Chicago Bulls: Players Whose Returns Are Doubtful for Next Season
While most of us will look back at what could have been, it is time to begin looking ahead towards next season.
Based on that premise, here is a quick glance at some of the players who may not be back in the Windy City in 2013-14.
Vladamir Radmanovic is one of the more obvious selections on the list. With averages of just 1.3 points and 1.0 rebounds per contest, he did not provide much from an offensive standpoint.
For the most part, the only time that fans saw Radmanovic on the floor was when the outcome of the games were already decided, thus proving that Thibodeau did not have confidence that he could produce in key situations.
When the Chicago Bulls acquired Rip Hamilton prior to the start of the 2011-12 season, it was done with the intention of providing Derrick with scoring support in the backcourt.
However, due to a variety of injuries, Hamilton missed 38 games during this first year with the team and missed 32 games this year.
As a result, he never became the secondary scorer the organization was counting on, and although he had decent showings in the last two playoff games against the Heat, it is obvious that his days with the team are numbered.
Daequan Cook signed with Chicago in January after appearing in just 16 games for the Houston Rockets.
Known mostly for his ability to knock down perimeter jumpers (37 percent from beyond the arc), the Bulls were hoping Cook would be able to help bolster a team that ranked 21st in the league in three-point shooting.
However, in 33 appearances, Cook shot a horrendous 28 percent from the field overall and connected on just 25 percent of his field-goal attempts from distance.
With outside shooting expecting to be one of the team's top priorities in the offseason (via Joe Cowley of the Chicago Sun-Times), it is unlikely that Cook will be part of the equation come next season.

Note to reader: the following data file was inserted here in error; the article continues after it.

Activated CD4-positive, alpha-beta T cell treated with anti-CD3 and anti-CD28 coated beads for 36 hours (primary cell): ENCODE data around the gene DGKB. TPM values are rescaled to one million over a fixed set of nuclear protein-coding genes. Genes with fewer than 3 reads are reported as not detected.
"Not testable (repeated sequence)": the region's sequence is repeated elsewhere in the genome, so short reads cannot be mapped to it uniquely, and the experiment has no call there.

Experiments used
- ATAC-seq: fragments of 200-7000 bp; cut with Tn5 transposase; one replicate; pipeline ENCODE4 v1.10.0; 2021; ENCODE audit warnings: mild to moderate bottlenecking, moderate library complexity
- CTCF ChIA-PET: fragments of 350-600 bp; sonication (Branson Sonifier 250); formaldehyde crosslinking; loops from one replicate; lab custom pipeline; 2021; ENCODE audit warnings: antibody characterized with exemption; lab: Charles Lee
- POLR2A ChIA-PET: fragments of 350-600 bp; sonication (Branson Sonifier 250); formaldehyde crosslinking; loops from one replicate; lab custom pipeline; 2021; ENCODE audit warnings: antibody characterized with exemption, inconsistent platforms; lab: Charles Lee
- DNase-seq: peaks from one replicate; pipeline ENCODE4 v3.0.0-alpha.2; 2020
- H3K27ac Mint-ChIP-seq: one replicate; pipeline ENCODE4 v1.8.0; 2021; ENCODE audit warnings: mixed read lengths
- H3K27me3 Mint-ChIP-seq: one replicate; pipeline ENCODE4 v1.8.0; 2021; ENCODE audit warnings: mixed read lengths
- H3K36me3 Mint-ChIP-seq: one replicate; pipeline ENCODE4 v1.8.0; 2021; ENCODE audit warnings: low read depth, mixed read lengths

Marco Belinelli struggled in Tom Thibodeau's rotation early in the season and his playing time was limited as a result.
In 46 appearances off the bench, he averaged 7.6 points, 1.7 assists and 1.4 rebounds per contest.
Despite the low production coming off the bench, Belinelli proved his value to the team when he was given extended minutes.
In fact, in 27 games as a starter, Belinelli's numbers jumped to 13 points, 2.6 assists and 2.8 rebounds per outing, and along with that, he showed the ability to play effectively at multiple positions.
That said, the shooting guard has more than likely drawn the interest from several teams around the league, and it is doubtful the Bulls will be in a position to sign him to a multi-year deal.
Nate Robinson scored 34 points in Game 4 against the Brooklyn Nets (including 23 in the fourth quarter).
When the Bulls signed Nate Robinson last summer, his contract was not guaranteed until January (per Nick Friedell of ESPN Chicago).
While this was not the greatest display of confidence from an organizational standpoint, Robinson was always confident in his ability to play at a high level.
This was evident by the fact that he had solid production as both a starter (14.8 points and 6.1 assists) and coming off the bench as well (12.4 points and 3.7 assists).
Robinson was also the team's second leading scorer behind Carlos Boozer with 16.3 points per game during the postseason.
His 34-point performance in Game 4 against the Brooklyn Nets in the opening round, and the 27-point outburst against the Heat in Game 1 of the semifinals, proved that Robinson can carry a team in stretches.
Unfortunately, as is the case with Marco Belinelli, Robinson will come at an expensive price tag—one the Bulls will be unable to match.